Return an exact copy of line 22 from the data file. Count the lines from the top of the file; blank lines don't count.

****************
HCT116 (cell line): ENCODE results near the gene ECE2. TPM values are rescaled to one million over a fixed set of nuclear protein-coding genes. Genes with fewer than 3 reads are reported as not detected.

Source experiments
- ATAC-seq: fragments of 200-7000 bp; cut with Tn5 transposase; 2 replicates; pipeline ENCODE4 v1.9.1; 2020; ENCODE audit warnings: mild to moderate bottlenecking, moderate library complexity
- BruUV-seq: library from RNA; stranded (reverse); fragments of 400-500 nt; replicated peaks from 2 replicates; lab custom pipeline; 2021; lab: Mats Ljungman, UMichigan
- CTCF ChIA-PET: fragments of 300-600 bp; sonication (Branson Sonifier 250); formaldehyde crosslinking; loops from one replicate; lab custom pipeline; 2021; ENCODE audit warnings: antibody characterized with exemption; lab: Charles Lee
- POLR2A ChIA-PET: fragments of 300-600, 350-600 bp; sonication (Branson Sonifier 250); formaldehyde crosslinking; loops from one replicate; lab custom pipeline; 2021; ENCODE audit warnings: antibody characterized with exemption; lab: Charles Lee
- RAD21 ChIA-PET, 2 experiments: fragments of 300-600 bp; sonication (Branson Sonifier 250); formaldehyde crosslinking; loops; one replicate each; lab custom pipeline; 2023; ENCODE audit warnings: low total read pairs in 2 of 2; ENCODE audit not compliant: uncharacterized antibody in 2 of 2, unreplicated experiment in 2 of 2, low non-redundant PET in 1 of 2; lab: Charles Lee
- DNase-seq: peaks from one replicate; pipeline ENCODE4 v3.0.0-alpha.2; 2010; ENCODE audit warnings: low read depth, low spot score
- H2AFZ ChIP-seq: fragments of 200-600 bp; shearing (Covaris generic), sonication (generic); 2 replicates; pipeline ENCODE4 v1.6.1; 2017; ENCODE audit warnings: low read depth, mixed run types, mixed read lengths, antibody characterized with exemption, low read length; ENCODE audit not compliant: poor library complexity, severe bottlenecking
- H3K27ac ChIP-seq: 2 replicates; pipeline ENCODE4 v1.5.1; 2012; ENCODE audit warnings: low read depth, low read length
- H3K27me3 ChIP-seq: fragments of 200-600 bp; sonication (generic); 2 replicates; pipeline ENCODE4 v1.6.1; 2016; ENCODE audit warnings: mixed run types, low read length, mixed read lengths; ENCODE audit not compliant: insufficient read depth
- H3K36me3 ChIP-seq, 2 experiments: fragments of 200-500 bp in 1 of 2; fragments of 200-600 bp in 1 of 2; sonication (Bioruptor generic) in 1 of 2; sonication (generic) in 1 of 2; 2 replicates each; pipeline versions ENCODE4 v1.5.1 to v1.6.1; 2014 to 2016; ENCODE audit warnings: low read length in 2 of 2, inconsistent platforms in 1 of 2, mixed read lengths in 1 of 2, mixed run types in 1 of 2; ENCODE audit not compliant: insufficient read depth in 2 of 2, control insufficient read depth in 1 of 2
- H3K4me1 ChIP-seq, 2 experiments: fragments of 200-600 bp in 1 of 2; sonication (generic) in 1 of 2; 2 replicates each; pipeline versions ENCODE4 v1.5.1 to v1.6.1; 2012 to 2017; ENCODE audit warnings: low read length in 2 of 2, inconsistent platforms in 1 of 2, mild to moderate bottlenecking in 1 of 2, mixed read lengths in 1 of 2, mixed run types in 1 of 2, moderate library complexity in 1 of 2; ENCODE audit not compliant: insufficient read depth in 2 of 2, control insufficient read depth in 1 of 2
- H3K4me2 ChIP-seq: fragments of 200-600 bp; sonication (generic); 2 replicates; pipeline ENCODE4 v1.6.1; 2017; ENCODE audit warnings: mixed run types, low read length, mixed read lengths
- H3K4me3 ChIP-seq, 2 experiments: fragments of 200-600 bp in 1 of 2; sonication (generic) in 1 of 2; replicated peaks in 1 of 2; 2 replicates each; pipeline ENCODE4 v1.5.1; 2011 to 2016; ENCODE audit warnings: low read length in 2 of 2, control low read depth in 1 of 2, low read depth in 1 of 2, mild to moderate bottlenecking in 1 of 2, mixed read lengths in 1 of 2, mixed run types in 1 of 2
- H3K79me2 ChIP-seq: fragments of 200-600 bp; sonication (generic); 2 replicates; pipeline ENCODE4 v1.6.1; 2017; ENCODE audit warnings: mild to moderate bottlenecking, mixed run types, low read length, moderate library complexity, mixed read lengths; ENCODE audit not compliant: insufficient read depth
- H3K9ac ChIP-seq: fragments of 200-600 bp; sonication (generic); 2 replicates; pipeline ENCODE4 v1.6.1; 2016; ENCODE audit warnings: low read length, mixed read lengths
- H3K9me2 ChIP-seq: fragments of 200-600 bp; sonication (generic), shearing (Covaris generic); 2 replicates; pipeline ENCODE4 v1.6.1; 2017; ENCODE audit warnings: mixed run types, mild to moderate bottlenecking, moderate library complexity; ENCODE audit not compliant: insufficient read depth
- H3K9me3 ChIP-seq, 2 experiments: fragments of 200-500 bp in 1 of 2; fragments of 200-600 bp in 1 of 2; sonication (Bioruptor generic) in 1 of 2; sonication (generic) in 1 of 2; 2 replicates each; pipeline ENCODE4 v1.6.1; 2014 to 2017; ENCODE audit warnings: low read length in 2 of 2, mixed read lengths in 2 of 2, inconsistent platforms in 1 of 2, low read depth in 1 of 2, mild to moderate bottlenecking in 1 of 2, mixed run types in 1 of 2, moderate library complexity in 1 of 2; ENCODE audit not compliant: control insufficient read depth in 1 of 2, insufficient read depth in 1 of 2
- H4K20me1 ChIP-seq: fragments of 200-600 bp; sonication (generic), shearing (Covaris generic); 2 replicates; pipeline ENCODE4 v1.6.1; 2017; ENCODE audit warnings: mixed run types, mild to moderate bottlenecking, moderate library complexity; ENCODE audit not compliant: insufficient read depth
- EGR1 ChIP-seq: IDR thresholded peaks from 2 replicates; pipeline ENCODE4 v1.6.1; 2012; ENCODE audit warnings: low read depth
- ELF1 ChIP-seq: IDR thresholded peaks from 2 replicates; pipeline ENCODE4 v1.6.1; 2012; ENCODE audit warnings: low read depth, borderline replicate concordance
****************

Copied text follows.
- ELF1 ChIP-seq: IDR thresholded peaks from 2 replicates; pipeline ENCODE4 v1.6.1; 2012; ENCODE audit warnings: low read depth, borderline replicate concordance